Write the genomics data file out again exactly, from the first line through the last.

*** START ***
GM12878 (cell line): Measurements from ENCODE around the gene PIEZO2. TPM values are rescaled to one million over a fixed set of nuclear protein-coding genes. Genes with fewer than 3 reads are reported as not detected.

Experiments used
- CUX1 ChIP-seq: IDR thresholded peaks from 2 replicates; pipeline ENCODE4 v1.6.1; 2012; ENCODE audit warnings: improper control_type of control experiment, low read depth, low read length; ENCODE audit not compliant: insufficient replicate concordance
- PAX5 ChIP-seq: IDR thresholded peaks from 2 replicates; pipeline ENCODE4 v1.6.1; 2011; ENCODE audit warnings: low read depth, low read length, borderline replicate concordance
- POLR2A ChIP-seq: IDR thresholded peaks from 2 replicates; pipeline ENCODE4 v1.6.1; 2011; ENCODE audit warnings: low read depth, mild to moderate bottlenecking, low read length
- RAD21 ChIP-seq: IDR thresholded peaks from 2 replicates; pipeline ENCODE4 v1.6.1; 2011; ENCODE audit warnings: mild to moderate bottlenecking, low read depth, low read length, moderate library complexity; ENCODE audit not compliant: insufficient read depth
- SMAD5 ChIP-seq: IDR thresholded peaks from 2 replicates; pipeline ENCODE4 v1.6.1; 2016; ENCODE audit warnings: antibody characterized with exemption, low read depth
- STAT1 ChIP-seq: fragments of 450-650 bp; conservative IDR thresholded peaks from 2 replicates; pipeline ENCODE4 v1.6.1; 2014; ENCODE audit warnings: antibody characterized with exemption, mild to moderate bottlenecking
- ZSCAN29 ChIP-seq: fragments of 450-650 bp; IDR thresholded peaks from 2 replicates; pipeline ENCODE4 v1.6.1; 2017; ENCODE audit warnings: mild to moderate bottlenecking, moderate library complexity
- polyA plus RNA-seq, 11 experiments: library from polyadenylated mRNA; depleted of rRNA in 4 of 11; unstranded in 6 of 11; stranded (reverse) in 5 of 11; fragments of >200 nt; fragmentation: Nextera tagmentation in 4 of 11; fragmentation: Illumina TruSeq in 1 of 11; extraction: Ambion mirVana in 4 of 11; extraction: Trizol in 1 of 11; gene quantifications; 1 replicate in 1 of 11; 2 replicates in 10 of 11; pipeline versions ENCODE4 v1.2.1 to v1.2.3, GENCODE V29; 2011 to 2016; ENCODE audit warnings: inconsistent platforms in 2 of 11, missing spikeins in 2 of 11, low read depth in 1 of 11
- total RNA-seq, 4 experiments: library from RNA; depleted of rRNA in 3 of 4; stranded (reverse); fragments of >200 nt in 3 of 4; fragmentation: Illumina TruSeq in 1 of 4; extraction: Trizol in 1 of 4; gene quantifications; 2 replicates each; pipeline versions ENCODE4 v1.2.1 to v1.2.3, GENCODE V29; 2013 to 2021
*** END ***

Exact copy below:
GM12878 (cell line): Measurements from ENCODE around the gene PIEZO2. TPM values are rescaled to one million over a fixed set of nuclear protein-coding genes. Genes with fewer than 3 reads are reported as not detected.

Experiments used
- CUX1 ChIP-seq: IDR thresholded peaks from 2 replicates; pipeline ENCODE4 v1.6.1; 2012; ENCODE audit warnings: improper control_type of control experiment, low read depth, low read length; ENCODE audit not compliant: insufficient replicate concordance
- PAX5 ChIP-seq: IDR thresholded peaks from 2 replicates; pipeline ENCODE4 v1.6.1; 2011; ENCODE audit warnings: low read depth, low read length, borderline replicate concordance
- POLR2A ChIP-seq: IDR thresholded peaks from 2 replicates; pipeline ENCODE4 v1.6.1; 2011; ENCODE audit warnings: low read depth, mild to moderate bottlenecking, low read length
- RAD21 ChIP-seq: IDR thresholded peaks from 2 replicates; pipeline ENCODE4 v1.6.1; 2011; ENCODE audit warnings: mild to moderate bottlenecking, low read depth, low read length, moderate library complexity; ENCODE audit not compliant: insufficient read depth
- SMAD5 ChIP-seq: IDR thresholded peaks from 2 replicates; pipeline ENCODE4 v1.6.1; 2016; ENCODE audit warnings: antibody characterized with exemption, low read depth
- STAT1 ChIP-seq: fragments of 450-650 bp; conservative IDR thresholded peaks from 2 replicates; pipeline ENCODE4 v1.6.1; 2014; ENCODE audit warnings: antibody characterized with exemption, mild to moderate bottlenecking
- ZSCAN29 ChIP-seq: fragments of 450-650 bp; IDR thresholded peaks from 2 replicates; pipeline ENCODE4 v1.6.1; 2017; ENCODE audit warnings: mild to moderate bottlenecking, moderate library complexity
- polyA plus RNA-seq, 11 experiments: library from polyadenylated mRNA; depleted of rRNA in 4 of 11; unstranded in 6 of 11; stranded (reverse) in 5 of 11; fragments of >200 nt; fragmentation: Nextera tagmentation in 4 of 11; fragmentation: Illumina TruSeq in 1 of 11; extraction: Ambion mirVana in 4 of 11; extraction: Trizol in 1 of 11; gene quantifications; 1 replicate in 1 of 11; 2 replicates in 10 of 11; pipeline versions ENCODE4 v1.2.1 to v1.2.3, GENCODE V29; 2011 to 2016; ENCODE audit warnings: inconsistent platforms in 2 of 11, missing spikeins in 2 of 11, low read depth in 1 of 11
- total RNA-seq, 4 experiments: library from RNA; depleted of rRNA in 3 of 4; stranded (reverse); fragments of >200 nt in 3 of 4; fragmentation: Illumina TruSeq in 1 of 4; extraction: Trizol in 1 of 4; gene quantifications; 2 replicates each; pipeline versions ENCODE4 v1.2.1 to v1.2.3, GENCODE V29; 2013 to 2021